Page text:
Fiscal cliff deal leaves Pentagon sour, still eyeing sequestration
There is no joy in Pentagon-ville. Defense Department officials voiced pointed frustration with Congress on Wednesday, one day after lawmakers passed a so-called “fiscal cliff “ deal that put off the automatic budget cuts known as “sequestration” for just two months, leaving up to 800,000 civilian DOD employees still facing furlough notices. Defense Secretary Leon ...
There is no joy in Pentagon-ville.
There is no joy in Pentagon-ville.
Defense Department officials voiced pointed frustration with Congress on Wednesday, one day after lawmakers passed a so-called “fiscal cliff “ deal that put off the automatic budget cuts known as “sequestration” for just two months, leaving up to 800,000 civilian DOD employees still facing furlough notices.
Defense Secretary Leon Panetta, a former White House budget director and chairman of the House Budget Committee, in a statement wryly thanked Congress for finding additional time to avoid sequestration, which was due to take effect on Jan. 2. Congress has had more than one year to find a way to address the 2011 Budget Control Act’s call for across-the-board defense spending cuts totaling $600 billion over 10 years, or nearly $60 billion this year alone, which military officials have said would cripple national security functions.
“For more than a year, I have made clear that sequestration would have a devastating impact on the [Defense] Department,” Panetta said, in a statement. “Over the past few weeks, as we were forced to begin preparing to implement this law, my concerns about its damaging effects have only grown.”
Chief among those concerns has been which of the department’s functions could be abandoned or delayed, and which employees would be first in line for job furloughs.
“This is not an abstract concept,” said Pentagon press secretary George Little, briefing reporters Wednesday morning. “This is something that will have an impact on real people doing real work on real missions for this department.”
“Congress,” Panetta said, “has prevented the worst possible outcome by delaying sequestration for two months. Unfortunately, the cloud of sequestration remains. The responsibility now is to eliminate it as a threat by enacting balanced deficit reduction. Congress cannot continue to just kick the can down the road.”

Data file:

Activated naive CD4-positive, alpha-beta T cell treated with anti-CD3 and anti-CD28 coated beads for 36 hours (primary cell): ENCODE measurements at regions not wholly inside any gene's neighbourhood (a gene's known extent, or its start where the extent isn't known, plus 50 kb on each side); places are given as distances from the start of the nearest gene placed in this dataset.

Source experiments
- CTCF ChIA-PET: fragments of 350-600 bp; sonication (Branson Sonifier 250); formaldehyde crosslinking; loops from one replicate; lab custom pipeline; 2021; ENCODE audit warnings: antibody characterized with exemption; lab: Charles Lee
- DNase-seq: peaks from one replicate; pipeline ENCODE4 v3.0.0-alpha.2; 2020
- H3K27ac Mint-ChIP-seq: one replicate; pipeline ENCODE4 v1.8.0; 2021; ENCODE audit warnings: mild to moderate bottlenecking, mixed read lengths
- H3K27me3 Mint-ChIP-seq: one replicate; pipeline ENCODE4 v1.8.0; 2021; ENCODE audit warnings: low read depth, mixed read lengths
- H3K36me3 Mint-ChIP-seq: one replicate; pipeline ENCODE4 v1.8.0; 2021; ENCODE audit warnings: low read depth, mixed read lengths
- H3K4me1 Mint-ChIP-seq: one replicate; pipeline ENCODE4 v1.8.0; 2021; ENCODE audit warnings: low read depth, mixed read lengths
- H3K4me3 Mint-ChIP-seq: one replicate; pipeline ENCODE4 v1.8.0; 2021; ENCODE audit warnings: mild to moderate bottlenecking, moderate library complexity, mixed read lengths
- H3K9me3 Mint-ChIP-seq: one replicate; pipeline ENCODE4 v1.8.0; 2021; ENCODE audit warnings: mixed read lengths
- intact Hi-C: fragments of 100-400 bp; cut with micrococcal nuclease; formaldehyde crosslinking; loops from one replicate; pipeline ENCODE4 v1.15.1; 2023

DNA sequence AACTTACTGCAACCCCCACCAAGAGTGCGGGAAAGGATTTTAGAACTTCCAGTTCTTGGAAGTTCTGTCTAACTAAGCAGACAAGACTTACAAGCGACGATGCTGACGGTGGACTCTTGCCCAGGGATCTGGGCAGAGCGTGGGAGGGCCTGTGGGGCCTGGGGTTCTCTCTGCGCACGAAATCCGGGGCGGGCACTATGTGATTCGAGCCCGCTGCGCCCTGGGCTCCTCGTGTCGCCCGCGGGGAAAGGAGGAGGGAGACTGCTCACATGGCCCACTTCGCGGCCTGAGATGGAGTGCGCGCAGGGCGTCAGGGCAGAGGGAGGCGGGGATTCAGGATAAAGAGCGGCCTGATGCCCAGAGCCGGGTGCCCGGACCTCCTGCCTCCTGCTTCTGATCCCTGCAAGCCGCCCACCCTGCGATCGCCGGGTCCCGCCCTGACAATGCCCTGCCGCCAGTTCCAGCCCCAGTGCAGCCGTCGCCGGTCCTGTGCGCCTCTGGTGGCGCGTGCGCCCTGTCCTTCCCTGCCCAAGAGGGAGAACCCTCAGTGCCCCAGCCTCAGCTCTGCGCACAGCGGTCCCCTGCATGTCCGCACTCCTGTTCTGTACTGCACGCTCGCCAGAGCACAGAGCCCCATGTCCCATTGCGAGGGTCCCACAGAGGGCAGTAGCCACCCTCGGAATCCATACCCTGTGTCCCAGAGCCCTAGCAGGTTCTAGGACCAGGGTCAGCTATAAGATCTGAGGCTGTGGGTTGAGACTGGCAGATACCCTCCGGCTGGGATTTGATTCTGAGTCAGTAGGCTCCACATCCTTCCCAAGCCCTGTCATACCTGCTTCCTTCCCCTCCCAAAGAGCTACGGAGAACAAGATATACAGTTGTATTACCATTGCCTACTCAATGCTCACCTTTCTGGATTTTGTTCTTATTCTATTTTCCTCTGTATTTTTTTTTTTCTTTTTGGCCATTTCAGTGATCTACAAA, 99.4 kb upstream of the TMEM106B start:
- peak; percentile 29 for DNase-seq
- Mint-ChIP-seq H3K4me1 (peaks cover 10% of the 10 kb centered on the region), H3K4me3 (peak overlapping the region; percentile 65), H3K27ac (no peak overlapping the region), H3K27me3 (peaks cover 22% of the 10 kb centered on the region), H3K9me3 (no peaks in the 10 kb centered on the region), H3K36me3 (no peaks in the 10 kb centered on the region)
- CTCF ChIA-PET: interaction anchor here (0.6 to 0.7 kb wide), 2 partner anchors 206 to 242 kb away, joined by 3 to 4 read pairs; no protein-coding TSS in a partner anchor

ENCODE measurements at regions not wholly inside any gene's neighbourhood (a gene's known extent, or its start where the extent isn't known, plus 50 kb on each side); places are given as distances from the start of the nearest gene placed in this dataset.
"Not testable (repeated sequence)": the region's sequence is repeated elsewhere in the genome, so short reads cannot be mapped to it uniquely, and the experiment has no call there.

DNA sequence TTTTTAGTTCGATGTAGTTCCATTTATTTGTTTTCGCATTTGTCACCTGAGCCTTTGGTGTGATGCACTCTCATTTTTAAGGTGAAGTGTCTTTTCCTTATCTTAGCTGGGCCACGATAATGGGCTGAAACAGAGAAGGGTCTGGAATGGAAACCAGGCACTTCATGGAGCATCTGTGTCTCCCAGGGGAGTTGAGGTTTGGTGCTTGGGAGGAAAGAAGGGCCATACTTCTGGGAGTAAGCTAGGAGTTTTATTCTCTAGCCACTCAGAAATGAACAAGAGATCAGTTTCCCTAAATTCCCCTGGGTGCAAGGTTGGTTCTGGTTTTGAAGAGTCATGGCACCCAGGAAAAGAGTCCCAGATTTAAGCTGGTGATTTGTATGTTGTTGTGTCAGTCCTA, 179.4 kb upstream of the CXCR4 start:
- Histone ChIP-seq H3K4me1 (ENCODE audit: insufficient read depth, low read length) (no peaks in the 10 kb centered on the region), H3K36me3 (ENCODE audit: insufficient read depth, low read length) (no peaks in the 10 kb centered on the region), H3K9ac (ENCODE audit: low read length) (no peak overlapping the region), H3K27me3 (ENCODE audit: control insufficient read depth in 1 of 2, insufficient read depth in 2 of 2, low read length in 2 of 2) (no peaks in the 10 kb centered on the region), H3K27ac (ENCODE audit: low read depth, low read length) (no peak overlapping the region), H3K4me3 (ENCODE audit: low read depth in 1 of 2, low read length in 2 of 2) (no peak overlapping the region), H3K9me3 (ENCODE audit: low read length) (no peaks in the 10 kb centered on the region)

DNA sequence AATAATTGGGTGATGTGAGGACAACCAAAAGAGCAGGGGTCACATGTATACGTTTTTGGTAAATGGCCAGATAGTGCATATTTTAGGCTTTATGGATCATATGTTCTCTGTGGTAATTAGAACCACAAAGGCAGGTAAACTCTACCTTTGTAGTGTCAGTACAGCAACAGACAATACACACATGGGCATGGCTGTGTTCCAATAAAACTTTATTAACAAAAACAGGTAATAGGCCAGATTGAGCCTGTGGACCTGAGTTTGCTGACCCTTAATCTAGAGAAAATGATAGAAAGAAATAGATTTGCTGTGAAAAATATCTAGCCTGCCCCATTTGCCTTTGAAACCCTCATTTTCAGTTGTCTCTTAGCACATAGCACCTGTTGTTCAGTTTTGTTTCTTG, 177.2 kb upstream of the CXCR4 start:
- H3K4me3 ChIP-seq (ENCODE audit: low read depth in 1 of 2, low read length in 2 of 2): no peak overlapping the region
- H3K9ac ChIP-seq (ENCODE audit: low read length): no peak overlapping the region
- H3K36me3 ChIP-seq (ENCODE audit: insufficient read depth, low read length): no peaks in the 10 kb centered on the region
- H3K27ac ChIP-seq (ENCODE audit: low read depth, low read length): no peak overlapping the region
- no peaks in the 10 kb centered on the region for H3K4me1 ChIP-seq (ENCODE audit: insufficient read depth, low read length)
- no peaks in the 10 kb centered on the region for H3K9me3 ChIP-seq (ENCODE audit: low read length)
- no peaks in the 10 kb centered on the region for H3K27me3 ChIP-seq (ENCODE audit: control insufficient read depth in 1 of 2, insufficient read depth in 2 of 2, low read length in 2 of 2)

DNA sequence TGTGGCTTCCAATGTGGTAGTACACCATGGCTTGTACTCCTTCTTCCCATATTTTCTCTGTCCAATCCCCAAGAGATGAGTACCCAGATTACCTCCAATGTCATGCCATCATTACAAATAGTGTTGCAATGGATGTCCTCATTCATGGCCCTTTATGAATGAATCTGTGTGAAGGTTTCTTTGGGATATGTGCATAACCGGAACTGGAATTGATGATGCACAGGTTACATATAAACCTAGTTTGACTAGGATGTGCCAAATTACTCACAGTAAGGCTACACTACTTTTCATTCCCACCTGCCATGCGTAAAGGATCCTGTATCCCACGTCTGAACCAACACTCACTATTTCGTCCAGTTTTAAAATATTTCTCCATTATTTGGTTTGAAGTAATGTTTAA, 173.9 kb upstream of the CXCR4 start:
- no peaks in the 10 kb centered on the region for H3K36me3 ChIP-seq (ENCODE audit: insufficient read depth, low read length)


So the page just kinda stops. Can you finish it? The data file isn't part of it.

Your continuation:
But that’s a warning Panetta has uttered before, and it’s precisely what Congress did, with late night Senate and House votes over New Year’s Eve and New Year’s Day.
House Armed Services Committee Chairman Buck McKeon (R-CA) also blasted the fiscal cliff deal for leaving sequestration hanging over commanders’ heads. But, in a Tuesday statement, McKeon put the onus on President Obama, saying, “It is unfortunate that President Obama missed an opportunity to honor the promise he made to our military and veterans, when he assured us all that sequestration would not happen.”
Little said the deal left DOD officials still determining how many and which of the 800,000 employees actually would need to receive furlough notices. If Congress misses this new deadline, DOD employees would be laid off in rotations to meet the spending cut requirements, but those numbers have not been determined, Little said.
In one way, delaying sequester by two months makes DOD planners’ jobs more difficult, Little argued. If a new deal is not reached, the window for cutting enough spending during this fiscal year only gets smaller, and therefore the cuts must be more severe.
“If you do the math, then you get to a point where you have to spread the furloughs across a relatively wide swath of the DOD civilian population in order to achieve the savings required under sequester. So, I don’t have a precise number," he said, of employees or how many days in advance the Pentagon would be required to give notices. “I don’t know if it’s 100,000 or 200,000. I don’t how many days, but it’s something we had to look at.”
Additionally, Pentagon budget writers are still figuring out the deal’s impact on the fiscal year 2014 budget request, which historically is released January or February.
Kevin Baron is a national security reporter for Foreign Policy, covering defense and military issues in Washington. He is also vice president of the Pentagon Press Association. Baron previously was a national security staff writer for National Journal, covering the "business of war." Prior to that, Baron worked in the resident daily Pentagon press corps as a reporter/photographer for Stars and Stripes. For three years with Stripes, Baron covered the building and traveled overseas extensively with the secretary of defense and chairman of the Joint Chiefs of Staff, covering official visits to Afghanistan and Iraq, the Middle East and Europe, China, Japan and South Korea, in more than a dozen countries. From 2004 to 2009, Baron was the Boston Globe Washington bureau's investigative projects reporter, covering defense, international affairs, lobbying and other issues. Before that, he muckraked at the Center for Public Integrity. Baron has reported on assignment from Asia, Africa, Australia, Europe, the Middle East and the South Pacific. He was won two Polk Awards, among other honors. He has a B.A. in international studies from the University of Richmond and M.A. in media and public affairs from George Washington University. Originally from Orlando, Fla., Baron has lived in the Washington area since 1998 and currently resides in Northern Virginia with his wife, three sons, and the family dog, The Edge. Twitter: @FPBaron
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